A contemporary cotillion determines your station in a sumptuous world of dark magic. An anonymous agency offers globe-trotting thieves a once-in-a-lifetime prize. And the World Chess Federation delivers a former prodigy first love and a second chance at success.
This fall, three authors at the top of their game invite YA readers to explore elite worlds, where the stakes range from wish fulfillment to mortal peril.
“I wanted to create a place that you just didn’t want to leave,” says bestselling author J. Elle (Wings of Ebony, Ashes of Gold) of her new book, House of Marionne (Razorbill/Penguin, Aug. 19). Set in a vivid fantasy world ruled by a magical aristocracy, it is the first volume in a planned trilogy. “My favorite stories are the ones where, when I finish, I have a book hangover, and all I want to do is experience reading it for the first time again. That is the mark of the fiction I aspire to write.”
Seventeen-year-old Raquell Janae Marionne did not grow up in a rarified world. Possessed of a power she doesn’t know how to define or control, Quell and her mother have been on the run for almost as long as she can remember. When a chance encounter with a magical assassin tears their latest home asunder, Quell seeks refuge with her estranged grandmother, a VIP in a shadow realm of sorcerers. Grandmother is headmistress of the House of Marionne, a boarding school for the magical elite, and enrollment is a condition of Quell’s refuge. To survive, she must learn to live by the rules—and fast.
“Each of us has our own creative gifts,” Elle says. “And I think each of us sometimes questions where those gifts, or the things we value about ourselves, fit in with the world.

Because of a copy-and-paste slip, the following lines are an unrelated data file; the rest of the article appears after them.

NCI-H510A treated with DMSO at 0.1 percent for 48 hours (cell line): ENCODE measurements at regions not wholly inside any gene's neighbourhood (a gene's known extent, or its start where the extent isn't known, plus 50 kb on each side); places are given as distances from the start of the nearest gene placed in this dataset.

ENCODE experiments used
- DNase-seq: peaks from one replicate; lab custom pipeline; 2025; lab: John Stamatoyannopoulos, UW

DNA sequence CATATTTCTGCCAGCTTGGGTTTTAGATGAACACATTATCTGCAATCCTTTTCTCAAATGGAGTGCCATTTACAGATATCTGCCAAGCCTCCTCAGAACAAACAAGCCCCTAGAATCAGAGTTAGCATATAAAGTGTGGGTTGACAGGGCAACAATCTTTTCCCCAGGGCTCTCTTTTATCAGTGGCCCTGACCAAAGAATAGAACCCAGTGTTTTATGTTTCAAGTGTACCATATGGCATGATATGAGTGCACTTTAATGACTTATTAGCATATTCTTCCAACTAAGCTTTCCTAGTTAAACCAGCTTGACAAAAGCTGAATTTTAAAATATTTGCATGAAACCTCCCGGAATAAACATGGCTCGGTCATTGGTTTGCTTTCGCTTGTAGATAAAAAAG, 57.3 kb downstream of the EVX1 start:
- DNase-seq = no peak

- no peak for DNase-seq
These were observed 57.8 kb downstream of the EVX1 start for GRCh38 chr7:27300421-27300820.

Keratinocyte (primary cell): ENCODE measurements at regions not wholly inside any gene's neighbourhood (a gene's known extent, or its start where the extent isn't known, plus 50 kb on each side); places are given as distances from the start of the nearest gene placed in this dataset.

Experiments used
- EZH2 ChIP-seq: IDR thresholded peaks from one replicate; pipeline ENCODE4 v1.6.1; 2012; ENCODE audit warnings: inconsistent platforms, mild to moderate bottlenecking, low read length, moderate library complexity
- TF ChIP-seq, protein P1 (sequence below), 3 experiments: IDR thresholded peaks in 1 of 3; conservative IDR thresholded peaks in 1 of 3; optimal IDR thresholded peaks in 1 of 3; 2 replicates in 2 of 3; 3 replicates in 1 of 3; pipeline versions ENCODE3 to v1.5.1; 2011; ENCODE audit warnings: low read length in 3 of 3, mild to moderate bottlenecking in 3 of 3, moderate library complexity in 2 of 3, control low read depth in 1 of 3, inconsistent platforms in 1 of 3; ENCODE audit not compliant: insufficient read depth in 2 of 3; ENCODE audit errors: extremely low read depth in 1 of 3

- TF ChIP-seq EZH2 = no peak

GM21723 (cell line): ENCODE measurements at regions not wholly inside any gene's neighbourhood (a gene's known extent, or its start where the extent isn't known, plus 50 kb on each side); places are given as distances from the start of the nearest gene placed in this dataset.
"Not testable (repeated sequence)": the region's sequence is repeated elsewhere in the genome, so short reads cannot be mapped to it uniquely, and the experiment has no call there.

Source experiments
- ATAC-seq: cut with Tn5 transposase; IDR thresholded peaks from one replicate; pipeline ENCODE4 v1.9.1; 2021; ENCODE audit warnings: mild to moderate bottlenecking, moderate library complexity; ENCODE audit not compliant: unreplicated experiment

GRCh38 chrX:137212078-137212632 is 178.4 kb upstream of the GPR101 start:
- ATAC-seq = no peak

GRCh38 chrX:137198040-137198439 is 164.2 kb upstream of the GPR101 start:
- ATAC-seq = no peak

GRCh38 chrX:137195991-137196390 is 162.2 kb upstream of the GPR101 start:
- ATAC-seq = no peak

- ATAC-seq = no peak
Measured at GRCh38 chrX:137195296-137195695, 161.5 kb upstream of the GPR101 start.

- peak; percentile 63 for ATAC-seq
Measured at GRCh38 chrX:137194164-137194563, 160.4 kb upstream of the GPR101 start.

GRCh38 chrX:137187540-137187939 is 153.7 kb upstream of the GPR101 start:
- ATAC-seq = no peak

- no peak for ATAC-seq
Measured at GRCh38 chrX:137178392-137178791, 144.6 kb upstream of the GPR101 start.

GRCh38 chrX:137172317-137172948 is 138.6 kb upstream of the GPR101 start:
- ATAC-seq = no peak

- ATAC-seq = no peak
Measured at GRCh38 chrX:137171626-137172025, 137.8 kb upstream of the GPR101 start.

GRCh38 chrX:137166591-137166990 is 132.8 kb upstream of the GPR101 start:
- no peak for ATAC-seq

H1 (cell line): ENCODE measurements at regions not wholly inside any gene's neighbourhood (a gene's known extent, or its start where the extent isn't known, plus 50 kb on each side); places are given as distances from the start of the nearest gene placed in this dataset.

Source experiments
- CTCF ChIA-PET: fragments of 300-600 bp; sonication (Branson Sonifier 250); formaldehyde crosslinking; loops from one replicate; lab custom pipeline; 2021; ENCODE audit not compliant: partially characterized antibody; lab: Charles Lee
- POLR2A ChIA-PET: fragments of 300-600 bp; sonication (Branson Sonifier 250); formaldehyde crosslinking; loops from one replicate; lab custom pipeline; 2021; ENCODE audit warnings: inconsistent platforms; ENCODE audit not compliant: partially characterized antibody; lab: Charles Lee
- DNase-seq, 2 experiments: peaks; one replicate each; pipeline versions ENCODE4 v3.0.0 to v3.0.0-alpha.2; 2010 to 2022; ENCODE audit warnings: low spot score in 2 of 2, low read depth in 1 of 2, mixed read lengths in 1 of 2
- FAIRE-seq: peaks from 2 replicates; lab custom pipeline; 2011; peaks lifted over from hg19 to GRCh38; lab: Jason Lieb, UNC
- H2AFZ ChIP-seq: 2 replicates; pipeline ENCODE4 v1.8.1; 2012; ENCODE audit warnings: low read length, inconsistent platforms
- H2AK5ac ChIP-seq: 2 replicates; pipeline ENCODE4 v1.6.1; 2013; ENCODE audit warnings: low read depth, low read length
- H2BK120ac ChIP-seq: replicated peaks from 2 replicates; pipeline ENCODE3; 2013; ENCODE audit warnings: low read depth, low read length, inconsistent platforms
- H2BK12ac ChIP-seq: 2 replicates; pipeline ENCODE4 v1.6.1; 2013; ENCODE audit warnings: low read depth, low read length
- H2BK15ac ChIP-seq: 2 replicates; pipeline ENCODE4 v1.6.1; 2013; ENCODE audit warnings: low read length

“Quell has an amazing power that needs to be fostered, nourished, and sharpened, so she can use it the way she wants, like a tool,” she says. “In book one, you see the [prevailing culture] approving of a very narrow way of going about that. They say, ‘This is the way the majority does it.’ Ultimately, it’s up to Quell to say, ‘I’m going a different way.’”
Seventeen-year-old Rosalyn Quest is well aware that her place in the world is at her mother’s side—which means pretty much anywhere in the world, depending on the next job. Ross and her mother are members of a Bahamian family of elite thieves, acquiring whatever priceless objects their cosmopolitan clients desire, in Kayvion Lewis’ action-packed Thieves’ Gambit (Nancy Paulsen Books, Sept. 26), the first book in a high-flying heist thriller duology.
“I grew up daydreaming about being an adventurer,” says Lewis, a former youth services librarian who made her authorial debut with The Half-Class (2021). (She’ll soon add executive producer to her achievements: Motion picture rights for Thieves’ Gambit sold to Lionsgate in 2022.)“When I started writing Thieves’ Gambit, I thought, I’m going all in; I’m going over the top. That’s how we ended up with this globe-spanning adventure, this outrageous underground society of thieves, and their criminal network. Ross’ adventures are all the things I wish would happen to me in real life.”